Lewis University, Romeoville, IL
As an undergraduate tutor and a graduate teaching assistant, I found a passion for teaching physics and astronomy and was interested in pursuing this passion after graduate school. While still a graduate student in experimental high energy physics, I joined the AAPT in 2004, mainly to receive the American Journal of Physics and The Physics Teacher. That year I also attended my first Chicago Section meeting, and I was hooked. I found a welcoming community of physics teachers who were willing to share their experiences and resources and to mentor some graduate student who randomly showed up at their meeting.
During my second year as an Assistant Professor at Lewis University, I attended the Winter Meeting in Seattle, my first national meeting. Talk about an invigorating experience! From the workshops, presentations, and networking, I came back with pages of notes and ideas that I wanted to adapt for my classes as well as a reminder of how much I still had to learn as a teacher. I am always trying to enhance student learning and engagement in the classroom and the students' development as experimental scientists in the lab, and the AAPT has continued to be a great resource for professional development.
The AAPT has also provided an invaluable forum for disseminating my own work and getting feedback from other physics teachers both locally and nationally. The connections I have made at the sectional and national meetings and through affiliate organization like ALPhA (the Advance Lab Physics Association) have been invaluable and have led to various collaborations like working with JAUPLI (Journal of the Advanced Undergraduate Physics Laboratory Investigation). I have been especially interested in the laboratory curriculum and student learning and skill development in the lab, and I am very grateful to those in the laboratory and apparatus communities for many great discussions and ideas and for the feedback they have given me along the way.
At that first national meeting, I was encouraged to attend committee meetings as well, and that turned out to be career-changing. I contributed an idea, and soon found myself organizing a session for the next winter meeting under the guidance of a couple of highly respected AAPT members. I realized that committee involvement was my opportunity to give back, and I have now served on two area committees and the Meetings Committee, and I have been given the opportunity to serve on the Undergraduate Curriculum Task Force Executive Committee and to chair the Lab Goals Subcommittee, which wrote the AAPT Recommendations for the Undergraduate Physics Curriculum. When I started teaching and attending AAPT meetings, I never saw myself getting into policy and curriculum development in this way. However, my career and professional interests have evolved in such a way that when these doors opened for me at the AAPT, I stepped through. I have found the work very gratifying and the people I have worked with inspirational.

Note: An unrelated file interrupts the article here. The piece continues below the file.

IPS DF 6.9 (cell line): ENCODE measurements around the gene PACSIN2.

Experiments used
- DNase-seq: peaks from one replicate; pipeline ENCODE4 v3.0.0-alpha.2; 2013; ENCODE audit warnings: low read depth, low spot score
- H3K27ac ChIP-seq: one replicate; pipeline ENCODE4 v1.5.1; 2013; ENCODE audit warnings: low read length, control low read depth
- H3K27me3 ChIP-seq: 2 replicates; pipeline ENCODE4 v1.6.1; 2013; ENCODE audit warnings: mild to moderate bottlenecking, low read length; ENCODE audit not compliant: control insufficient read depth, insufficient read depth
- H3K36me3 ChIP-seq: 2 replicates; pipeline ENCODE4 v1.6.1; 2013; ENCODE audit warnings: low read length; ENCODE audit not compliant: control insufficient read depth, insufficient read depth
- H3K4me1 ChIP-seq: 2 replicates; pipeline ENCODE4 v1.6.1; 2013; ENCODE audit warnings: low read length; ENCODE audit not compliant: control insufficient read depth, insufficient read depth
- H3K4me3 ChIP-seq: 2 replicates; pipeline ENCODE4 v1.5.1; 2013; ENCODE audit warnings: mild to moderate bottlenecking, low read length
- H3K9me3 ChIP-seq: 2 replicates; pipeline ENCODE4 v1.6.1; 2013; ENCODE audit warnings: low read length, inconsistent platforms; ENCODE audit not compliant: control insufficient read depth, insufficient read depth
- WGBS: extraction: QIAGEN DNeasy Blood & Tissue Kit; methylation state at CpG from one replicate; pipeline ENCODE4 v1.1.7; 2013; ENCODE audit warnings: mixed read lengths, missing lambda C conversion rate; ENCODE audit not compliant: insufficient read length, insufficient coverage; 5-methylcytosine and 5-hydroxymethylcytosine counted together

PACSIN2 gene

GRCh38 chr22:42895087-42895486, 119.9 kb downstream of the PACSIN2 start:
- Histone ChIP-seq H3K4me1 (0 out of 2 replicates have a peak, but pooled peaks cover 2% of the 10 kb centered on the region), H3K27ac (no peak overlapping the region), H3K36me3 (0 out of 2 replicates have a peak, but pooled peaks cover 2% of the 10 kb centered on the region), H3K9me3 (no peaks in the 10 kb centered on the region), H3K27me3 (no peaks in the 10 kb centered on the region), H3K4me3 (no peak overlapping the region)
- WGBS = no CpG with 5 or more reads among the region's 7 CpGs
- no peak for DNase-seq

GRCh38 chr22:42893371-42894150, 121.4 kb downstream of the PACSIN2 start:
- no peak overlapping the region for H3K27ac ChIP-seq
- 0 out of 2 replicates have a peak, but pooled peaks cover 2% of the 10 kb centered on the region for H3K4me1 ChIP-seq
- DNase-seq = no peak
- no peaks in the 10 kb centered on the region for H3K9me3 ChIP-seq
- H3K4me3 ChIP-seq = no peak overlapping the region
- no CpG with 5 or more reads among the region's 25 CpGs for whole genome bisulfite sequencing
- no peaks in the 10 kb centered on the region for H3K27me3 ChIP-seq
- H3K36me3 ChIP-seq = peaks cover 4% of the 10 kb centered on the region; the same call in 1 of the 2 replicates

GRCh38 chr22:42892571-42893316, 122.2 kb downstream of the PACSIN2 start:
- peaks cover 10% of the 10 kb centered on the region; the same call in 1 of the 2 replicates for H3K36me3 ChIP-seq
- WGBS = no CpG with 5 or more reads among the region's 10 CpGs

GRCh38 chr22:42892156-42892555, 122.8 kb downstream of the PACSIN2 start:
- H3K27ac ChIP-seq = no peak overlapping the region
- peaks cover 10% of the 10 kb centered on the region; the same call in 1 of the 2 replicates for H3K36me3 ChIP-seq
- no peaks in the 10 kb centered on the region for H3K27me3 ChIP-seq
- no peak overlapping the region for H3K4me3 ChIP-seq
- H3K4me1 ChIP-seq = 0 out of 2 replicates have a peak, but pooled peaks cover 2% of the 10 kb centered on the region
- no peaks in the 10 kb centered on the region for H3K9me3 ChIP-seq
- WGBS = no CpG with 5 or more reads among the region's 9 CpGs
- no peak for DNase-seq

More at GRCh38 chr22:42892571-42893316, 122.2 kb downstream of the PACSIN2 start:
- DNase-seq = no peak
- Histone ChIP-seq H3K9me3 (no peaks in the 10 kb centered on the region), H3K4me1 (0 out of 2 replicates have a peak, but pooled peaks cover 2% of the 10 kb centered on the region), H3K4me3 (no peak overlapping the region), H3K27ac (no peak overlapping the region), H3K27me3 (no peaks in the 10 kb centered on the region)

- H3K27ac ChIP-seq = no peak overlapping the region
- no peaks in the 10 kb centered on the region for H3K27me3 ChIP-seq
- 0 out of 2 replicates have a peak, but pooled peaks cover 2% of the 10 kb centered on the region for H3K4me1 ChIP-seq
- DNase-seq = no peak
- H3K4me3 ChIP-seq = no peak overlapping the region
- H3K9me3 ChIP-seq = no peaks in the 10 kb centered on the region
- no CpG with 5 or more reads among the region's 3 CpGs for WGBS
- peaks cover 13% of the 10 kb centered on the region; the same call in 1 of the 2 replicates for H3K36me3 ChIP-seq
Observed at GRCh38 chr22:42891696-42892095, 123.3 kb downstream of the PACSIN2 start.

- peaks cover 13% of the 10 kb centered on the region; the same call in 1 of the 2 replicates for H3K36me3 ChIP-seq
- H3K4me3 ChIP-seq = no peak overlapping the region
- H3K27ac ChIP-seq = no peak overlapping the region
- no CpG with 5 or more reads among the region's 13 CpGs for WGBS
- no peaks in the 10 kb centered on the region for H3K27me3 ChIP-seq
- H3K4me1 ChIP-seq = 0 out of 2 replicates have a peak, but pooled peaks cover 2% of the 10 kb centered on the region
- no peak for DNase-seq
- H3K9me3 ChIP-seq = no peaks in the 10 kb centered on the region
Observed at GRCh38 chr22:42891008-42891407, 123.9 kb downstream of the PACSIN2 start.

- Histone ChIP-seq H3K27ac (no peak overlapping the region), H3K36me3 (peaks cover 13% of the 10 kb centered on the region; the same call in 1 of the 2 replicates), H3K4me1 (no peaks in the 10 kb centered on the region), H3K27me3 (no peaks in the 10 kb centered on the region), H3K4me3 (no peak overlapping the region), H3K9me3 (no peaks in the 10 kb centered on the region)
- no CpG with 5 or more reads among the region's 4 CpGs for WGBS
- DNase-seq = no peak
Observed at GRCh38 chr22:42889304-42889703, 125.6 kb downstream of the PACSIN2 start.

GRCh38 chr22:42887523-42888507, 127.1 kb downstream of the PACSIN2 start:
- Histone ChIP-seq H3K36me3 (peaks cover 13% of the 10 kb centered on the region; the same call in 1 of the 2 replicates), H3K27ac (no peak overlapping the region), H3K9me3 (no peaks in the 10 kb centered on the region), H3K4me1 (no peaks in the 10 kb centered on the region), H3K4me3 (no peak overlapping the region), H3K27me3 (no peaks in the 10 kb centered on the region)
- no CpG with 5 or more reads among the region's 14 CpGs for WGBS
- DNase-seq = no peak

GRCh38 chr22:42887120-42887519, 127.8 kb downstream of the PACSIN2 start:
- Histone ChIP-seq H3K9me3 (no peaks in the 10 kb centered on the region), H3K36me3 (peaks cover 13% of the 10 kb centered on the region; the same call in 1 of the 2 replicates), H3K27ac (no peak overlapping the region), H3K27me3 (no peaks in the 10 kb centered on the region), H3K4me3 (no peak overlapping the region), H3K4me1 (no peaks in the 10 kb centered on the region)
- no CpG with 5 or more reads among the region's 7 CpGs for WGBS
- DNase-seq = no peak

I cannot thank the AAPT enough for all the opportunities I have been afforded for professional development, for dissemination of my work, and for professional service. These have, most importantly, allowed me to grow as a teacher and continuously enhance my students' learning experience in the classroom and lab, but they have also played a major role in my career trajectory and in my tenure and promotions at Lewis. Moreover, the support I have received from the AAPT community has been incredible. I feel very fortunate to have made countless connections and many friends through my involvement with the AAPT. I would especially like to thank the many people in the Chicago Section, the national AAPT, and affiliate organizations who have mentored me and who have influenced my career path and my teaching over the years.